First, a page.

Canadian investors are anxious about their dividends. It’s understandable, and here’s why.
The isolation strategies needed to fight coronavirus are stifling the economy. Many companies are scrambling to shore up cash as sales vanish, taking measures such as a temporary decrease, deferral, or outright suspension of dividends.
At this point, more than 80 companies have already cut their dividends or suspended them indefinitely. Others are under considerable pressure to follow suit, especially companies in oil and gas, hospitality, retail, transportation, REIT, entertainment and financial.
A couple of examples. Dividend Aristocrat Suncor (SU) slashed its quarterly dividend by 55% and suspended its share repurchase program. On April 6th, flight simulation tech giant CAE suspended its dividend and share repurchase plan. Previously, CAE had increased its dividend every year since 2008 after cutting it in 2007 in response to the financial crisis. Interestingly, CAE gained 36.9% after the April 6th announcement to April 30th. It has since given back about 14% (as of May 26).
So, is it still a good idea to invest in dividends for the long term? Does it pay to hold dividend payers through severe market corrections even though the loss on capital can be far greater than the dividends received? These are the questions I have been getting.
First, you need to understand that dividends still matter. Studies show that over the long-term, dividends account for more than 40 percent of the profits made in the stock market. Stocks that can maintain their dividends tend to hold up better in down markets and generally recover faster and stronger than other stocks.
That said, you can get burned by trying to hold forever a rapidly declining stock just to keep the dividend coming. Consider the example of Alaris Royalty (AD). On January 2nd, 2019, say you owned 500 shares at $16.82. Dividend Yield was 9.81%, and monthly payments were 0.1375 cents or $68.75 per month. Over the next 15 months to April 15th, dividends amounted to $1,031.25, which would be pretty useful to an income investor. However, during the same period, the price of AD fell to $9.31 per share, an unrealized capital loss of $7.51 per share, or $3,755 on 500 shares. You would not be happy, and it will take about three years to make that back through dividend payments alone. There is no dividend in May because AD announced it is switching to quarterly payments in June.
Now, if you know how to use options to protect your portfolio during falling markets, then the following guidance may not apply to you. For everyone else, until you learn to use options, here are a few suggestions for investing in dividend payers based on how close you are to retirement.
Early In Work-Life, Pre-Retirement
You should consider buying quality companies with high Relative Safety (RS) scores, Dividend Growth (DG) above 10%, and Dividend Safety (DS) above 50 on our 0-99 scale. This doesn’t guarantee your stock won’t pause its dividend during another crisis, but it improves the odds it won’t, and if it does, the stock is likely to recover more quickly and resume its dividend faster than stocks with lower scores. Dividend Reinvestment Plans, DRIPS, are ideal at this stage. You want to buy and hold and reinvest dividends using a wide Stop-Price in the order of 30 to 40% to allow the power of compounding to work its magic.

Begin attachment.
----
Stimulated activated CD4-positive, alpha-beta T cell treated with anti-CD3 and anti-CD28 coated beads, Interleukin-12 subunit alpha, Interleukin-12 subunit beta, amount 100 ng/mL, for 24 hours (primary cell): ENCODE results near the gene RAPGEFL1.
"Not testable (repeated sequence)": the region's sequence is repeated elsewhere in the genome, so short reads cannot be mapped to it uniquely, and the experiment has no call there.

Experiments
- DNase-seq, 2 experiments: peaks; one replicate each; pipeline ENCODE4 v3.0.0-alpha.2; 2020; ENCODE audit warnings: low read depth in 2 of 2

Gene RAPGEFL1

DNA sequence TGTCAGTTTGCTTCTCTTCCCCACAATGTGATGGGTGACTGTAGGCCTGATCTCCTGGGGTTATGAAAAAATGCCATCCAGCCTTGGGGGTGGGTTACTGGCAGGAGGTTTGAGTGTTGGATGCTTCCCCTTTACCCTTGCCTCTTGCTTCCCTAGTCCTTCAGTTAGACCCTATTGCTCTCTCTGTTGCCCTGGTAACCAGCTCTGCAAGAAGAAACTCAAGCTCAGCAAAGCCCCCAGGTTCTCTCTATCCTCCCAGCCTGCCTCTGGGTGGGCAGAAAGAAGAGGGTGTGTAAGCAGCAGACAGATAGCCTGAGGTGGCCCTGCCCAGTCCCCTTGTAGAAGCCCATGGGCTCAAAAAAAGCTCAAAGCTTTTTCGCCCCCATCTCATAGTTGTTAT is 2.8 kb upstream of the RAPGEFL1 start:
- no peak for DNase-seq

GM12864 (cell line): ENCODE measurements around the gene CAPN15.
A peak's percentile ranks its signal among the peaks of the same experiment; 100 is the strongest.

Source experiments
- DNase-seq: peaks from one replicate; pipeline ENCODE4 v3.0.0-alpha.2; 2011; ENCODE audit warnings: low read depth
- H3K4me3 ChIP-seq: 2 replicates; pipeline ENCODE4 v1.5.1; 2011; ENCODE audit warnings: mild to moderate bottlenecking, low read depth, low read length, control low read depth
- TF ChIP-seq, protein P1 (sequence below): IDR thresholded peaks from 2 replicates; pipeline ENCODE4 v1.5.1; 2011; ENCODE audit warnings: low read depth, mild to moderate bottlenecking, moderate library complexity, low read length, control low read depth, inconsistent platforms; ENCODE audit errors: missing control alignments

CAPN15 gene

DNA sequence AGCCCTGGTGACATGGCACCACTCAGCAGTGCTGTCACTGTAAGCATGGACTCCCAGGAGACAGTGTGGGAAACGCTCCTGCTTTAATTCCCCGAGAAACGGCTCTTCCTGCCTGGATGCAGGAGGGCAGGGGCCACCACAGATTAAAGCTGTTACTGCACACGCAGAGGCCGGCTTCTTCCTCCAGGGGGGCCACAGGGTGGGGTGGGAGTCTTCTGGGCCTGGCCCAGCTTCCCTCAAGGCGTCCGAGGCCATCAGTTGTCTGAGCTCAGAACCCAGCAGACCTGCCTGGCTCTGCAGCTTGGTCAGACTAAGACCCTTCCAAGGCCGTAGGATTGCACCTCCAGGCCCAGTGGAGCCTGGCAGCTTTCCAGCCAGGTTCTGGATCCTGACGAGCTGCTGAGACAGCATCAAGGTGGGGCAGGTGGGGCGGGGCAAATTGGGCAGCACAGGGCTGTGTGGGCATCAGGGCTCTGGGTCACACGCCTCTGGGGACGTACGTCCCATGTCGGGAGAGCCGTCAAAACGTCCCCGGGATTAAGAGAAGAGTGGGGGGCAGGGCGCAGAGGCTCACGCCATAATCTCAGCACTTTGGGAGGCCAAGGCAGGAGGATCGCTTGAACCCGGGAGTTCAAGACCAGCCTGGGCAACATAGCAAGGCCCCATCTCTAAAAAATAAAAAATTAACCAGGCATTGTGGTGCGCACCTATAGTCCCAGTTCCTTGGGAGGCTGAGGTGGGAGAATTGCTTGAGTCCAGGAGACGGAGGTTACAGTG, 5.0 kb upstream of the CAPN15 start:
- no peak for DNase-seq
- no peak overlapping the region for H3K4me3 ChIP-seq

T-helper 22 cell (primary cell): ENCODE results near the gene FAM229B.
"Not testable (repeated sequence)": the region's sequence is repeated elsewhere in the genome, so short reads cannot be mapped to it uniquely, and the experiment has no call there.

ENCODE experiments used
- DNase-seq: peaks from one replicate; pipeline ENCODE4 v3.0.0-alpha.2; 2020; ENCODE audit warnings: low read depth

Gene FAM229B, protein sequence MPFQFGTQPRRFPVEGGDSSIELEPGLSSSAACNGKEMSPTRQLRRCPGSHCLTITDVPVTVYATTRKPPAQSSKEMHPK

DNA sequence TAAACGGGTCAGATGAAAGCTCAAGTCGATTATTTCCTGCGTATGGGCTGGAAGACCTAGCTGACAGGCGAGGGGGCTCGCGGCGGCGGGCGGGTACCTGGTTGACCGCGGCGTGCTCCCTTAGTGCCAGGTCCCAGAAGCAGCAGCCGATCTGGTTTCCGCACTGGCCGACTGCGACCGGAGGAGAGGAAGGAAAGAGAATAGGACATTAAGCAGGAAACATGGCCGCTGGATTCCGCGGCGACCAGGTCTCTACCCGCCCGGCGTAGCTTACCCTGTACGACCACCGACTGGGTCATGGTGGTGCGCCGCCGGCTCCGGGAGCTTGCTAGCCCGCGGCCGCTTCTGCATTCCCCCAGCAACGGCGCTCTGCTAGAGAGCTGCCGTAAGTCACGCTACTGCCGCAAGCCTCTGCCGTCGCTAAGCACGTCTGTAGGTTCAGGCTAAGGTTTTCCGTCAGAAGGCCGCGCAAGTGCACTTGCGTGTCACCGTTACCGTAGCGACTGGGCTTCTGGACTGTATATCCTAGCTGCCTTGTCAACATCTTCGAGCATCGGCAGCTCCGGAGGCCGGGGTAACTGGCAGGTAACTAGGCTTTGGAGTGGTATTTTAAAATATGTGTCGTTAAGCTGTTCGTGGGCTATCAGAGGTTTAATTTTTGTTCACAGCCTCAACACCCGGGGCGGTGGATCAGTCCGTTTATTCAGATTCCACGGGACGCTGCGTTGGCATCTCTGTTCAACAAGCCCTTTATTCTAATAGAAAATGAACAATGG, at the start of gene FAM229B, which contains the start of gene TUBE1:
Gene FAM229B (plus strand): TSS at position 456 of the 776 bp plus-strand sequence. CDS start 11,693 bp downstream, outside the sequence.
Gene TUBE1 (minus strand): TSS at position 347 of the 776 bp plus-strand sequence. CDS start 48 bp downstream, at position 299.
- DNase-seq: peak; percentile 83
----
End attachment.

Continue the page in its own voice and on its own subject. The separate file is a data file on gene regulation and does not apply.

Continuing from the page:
Late Work-Life, Early Retirement
Continue holding and adding to your dividend portfolio. Any new purchases will not have the benefit of as much time for dividend compounding, so implement tighter Stop-Prices for new investments. Treat new positions as swing trades until they prove themselves and keep going higher. From there, consider taking profits early or tightening stops when the MTI suggests an overbought market, VectorVest issues a Confirmed Down Call, or your stock starts to show any weakness.
Only you and your doctor can guess how long your time horizon might be now, so capital preservation trumps everything. You should now have tighter Stop-Prices on all your holdings, including your long-term dividend growth stocks. Tighten them further during Confirmed Down Calls, you don’t know when a pullback will worsen into the next crisis. Your priority now is to preserve your nest egg and add to it slowly and selectively for your security and enjoyment, with enough left over as a legacy for your family and favourite causes. You should consider tightening all Stop-Prices in falling markets and, over time, move more of your assets into fixed income as cash becomes available.
Consider these strategies when STOCK DIVIDEND CUTS RAISE ALARMS.
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